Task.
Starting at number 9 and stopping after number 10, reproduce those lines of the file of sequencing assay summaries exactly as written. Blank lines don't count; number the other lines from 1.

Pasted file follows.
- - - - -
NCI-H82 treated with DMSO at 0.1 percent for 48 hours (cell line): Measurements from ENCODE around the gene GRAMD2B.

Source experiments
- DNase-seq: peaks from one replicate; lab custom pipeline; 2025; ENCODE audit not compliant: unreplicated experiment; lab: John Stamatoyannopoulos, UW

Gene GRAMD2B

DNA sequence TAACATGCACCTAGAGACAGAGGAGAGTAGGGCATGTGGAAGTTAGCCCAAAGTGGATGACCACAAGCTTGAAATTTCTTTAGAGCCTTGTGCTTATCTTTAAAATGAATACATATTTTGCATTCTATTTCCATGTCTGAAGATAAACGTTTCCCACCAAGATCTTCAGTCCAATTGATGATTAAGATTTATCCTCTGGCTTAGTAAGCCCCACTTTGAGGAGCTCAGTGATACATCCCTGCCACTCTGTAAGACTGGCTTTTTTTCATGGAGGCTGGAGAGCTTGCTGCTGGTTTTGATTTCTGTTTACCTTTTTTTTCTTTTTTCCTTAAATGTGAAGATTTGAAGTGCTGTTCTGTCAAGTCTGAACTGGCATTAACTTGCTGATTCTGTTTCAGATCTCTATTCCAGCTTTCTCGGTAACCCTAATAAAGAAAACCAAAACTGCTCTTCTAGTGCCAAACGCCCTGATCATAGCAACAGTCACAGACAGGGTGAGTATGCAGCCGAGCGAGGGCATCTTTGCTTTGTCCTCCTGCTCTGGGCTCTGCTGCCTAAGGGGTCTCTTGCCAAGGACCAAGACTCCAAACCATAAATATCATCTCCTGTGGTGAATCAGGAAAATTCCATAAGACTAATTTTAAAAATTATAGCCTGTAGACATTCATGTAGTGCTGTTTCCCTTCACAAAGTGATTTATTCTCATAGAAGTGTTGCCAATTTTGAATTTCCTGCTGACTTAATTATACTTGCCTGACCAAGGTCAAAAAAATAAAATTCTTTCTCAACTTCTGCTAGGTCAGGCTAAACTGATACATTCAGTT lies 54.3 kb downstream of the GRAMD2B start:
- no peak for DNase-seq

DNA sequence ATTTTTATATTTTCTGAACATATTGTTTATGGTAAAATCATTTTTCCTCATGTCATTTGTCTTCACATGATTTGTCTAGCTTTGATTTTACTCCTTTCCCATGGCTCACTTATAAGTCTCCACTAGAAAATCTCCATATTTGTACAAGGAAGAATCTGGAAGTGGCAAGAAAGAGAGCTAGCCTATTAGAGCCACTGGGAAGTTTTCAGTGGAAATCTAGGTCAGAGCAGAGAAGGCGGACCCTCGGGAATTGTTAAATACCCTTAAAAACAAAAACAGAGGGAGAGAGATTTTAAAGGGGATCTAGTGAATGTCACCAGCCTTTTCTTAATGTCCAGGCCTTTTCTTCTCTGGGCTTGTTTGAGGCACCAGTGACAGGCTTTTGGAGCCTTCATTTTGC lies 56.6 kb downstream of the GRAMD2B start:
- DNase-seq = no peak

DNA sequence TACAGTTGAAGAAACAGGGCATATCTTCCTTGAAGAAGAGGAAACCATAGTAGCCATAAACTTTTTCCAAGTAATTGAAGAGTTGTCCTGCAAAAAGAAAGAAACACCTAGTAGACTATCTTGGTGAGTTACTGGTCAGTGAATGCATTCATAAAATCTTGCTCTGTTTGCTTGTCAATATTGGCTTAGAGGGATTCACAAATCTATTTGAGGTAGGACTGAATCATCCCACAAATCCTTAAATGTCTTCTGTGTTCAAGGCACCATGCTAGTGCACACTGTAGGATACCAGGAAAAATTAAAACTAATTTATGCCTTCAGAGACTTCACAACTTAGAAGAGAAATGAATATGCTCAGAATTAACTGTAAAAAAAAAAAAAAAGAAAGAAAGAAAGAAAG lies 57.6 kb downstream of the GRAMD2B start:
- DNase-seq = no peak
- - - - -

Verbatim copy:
DNA sequence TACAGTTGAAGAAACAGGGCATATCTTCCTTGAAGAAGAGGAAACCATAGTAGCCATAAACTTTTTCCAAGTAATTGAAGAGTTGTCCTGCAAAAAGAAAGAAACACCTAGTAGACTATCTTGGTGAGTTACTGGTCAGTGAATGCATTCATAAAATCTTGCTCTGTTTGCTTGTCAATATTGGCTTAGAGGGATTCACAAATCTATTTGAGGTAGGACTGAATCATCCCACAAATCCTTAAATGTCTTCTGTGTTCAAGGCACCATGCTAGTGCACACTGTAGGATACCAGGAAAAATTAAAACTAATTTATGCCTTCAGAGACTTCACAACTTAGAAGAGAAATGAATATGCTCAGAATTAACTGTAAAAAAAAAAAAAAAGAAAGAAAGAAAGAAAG lies 57.6 kb downstream of the GRAMD2B start:
- DNase-seq = no peak